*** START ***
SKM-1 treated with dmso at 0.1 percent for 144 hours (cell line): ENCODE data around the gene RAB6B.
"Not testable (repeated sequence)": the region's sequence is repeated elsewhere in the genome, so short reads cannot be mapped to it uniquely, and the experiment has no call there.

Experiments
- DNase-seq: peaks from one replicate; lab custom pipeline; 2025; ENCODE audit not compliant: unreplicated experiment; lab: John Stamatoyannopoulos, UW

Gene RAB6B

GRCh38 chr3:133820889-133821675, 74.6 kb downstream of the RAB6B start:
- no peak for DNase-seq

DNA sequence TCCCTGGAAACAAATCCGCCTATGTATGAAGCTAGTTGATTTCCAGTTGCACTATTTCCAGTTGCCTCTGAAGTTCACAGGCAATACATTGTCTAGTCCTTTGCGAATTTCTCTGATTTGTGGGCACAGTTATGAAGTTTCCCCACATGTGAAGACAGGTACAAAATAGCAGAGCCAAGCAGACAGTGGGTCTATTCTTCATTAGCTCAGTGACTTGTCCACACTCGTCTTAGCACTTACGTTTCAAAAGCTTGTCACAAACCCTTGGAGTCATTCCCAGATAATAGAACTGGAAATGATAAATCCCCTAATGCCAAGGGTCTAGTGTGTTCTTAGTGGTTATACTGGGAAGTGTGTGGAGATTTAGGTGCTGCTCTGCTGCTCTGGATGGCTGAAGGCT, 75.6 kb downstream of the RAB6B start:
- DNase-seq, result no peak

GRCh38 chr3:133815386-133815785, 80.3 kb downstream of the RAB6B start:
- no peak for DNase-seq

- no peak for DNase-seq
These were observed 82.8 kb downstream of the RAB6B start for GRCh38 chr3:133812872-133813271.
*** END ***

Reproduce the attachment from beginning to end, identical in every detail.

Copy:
SKM-1 treated with dmso at 0.1 percent for 144 hours (cell line): ENCODE data around the gene RAB6B.
"Not testable (repeated sequence)": the region's sequence is repeated elsewhere in the genome, so short reads cannot be mapped to it uniquely, and the experiment has no call there.

Experiments
- DNase-seq: peaks from one replicate; lab custom pipeline; 2025; ENCODE audit not compliant: unreplicated experiment; lab: John Stamatoyannopoulos, UW

Gene RAB6B

GRCh38 chr3:133820889-133821675, 74.6 kb downstream of the RAB6B start:
- no peak for DNase-seq

DNA sequence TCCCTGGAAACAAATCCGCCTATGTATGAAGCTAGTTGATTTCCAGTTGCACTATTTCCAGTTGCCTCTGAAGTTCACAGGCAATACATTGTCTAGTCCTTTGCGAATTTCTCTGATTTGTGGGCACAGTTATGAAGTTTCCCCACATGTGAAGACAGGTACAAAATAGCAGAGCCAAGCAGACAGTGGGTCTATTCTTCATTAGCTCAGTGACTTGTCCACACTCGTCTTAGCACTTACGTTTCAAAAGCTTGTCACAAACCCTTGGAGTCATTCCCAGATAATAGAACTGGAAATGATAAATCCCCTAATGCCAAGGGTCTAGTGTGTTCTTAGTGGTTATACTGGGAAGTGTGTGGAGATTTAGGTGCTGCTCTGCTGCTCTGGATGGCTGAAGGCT, 75.6 kb downstream of the RAB6B start:
- DNase-seq, result no peak

GRCh38 chr3:133815386-133815785, 80.3 kb downstream of the RAB6B start:
- no peak for DNase-seq

- no peak for DNase-seq
These were observed 82.8 kb downstream of the RAB6B start for GRCh38 chr3:133812872-133813271.